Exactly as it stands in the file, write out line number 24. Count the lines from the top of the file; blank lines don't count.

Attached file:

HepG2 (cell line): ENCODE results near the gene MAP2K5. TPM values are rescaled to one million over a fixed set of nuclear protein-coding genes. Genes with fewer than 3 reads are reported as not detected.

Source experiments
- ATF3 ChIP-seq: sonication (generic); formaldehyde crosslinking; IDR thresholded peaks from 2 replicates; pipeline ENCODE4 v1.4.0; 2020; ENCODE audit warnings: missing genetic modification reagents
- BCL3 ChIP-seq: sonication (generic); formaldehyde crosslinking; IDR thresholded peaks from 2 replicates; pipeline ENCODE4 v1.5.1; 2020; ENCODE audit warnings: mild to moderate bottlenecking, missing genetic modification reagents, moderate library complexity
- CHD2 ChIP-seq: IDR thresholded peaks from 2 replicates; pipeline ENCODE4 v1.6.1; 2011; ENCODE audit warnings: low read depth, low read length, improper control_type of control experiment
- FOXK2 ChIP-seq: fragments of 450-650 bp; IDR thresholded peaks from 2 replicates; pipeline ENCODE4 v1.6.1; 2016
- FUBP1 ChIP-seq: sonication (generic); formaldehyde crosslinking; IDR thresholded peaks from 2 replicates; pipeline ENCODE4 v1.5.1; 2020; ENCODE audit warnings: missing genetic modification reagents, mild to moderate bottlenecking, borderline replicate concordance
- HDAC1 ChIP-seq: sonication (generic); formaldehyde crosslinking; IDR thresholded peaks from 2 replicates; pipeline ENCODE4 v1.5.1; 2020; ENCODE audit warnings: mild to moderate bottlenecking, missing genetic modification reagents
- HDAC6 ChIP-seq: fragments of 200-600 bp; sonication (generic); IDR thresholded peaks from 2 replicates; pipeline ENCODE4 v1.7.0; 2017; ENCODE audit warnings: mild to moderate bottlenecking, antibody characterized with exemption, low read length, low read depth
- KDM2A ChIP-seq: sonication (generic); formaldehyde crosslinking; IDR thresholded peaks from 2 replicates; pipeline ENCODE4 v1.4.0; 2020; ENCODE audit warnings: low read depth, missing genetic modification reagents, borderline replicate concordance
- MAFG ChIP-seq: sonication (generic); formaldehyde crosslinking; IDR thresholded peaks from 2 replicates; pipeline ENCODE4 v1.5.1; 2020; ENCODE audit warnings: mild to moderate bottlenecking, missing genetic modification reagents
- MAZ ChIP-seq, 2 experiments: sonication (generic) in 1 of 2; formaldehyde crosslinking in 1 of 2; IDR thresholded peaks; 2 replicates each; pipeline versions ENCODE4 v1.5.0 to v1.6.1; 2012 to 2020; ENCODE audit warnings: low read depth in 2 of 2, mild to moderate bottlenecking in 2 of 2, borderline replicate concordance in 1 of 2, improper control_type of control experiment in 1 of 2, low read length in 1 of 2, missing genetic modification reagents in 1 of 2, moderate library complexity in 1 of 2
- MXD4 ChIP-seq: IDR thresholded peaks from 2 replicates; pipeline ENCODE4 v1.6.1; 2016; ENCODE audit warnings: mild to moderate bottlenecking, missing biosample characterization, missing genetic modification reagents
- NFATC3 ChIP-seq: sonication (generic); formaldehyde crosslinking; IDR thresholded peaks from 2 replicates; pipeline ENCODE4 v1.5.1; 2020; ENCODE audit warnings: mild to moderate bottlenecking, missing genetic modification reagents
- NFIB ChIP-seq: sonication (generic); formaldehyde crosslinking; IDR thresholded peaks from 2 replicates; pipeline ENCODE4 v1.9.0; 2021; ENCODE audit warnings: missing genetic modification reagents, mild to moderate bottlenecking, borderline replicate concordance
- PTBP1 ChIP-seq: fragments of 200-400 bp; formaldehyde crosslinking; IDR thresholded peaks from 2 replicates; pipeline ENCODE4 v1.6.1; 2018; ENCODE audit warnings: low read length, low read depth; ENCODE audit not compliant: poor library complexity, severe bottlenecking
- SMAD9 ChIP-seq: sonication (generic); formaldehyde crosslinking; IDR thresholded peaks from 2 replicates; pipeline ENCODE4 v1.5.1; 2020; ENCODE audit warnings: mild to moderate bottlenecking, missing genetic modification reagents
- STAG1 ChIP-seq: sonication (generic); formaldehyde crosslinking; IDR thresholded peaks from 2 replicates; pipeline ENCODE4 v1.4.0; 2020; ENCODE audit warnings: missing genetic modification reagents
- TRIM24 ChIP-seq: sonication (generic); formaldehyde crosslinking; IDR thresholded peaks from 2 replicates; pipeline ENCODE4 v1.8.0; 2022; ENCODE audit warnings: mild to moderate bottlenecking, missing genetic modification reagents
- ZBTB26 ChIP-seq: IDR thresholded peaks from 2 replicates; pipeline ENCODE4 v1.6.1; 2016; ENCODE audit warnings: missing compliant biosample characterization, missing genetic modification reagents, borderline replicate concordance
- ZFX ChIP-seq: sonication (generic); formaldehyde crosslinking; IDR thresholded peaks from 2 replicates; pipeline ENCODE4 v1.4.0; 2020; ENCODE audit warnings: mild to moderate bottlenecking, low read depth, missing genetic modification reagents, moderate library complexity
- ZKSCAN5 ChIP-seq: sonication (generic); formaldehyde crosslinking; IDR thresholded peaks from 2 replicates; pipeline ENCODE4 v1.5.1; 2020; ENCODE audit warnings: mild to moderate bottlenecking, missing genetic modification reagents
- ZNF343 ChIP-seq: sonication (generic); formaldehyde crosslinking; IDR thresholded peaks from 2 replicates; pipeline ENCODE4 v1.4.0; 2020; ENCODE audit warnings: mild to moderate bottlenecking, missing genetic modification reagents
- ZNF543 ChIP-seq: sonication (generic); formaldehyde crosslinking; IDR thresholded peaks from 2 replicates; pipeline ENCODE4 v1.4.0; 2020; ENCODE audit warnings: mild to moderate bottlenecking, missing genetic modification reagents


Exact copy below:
- ZNF543 ChIP-seq: sonication (generic); formaldehyde crosslinking; IDR thresholded peaks from 2 replicates; pipeline ENCODE4 v1.4.0; 2020; ENCODE audit warnings: mild to moderate bottlenecking, missing genetic modification reagents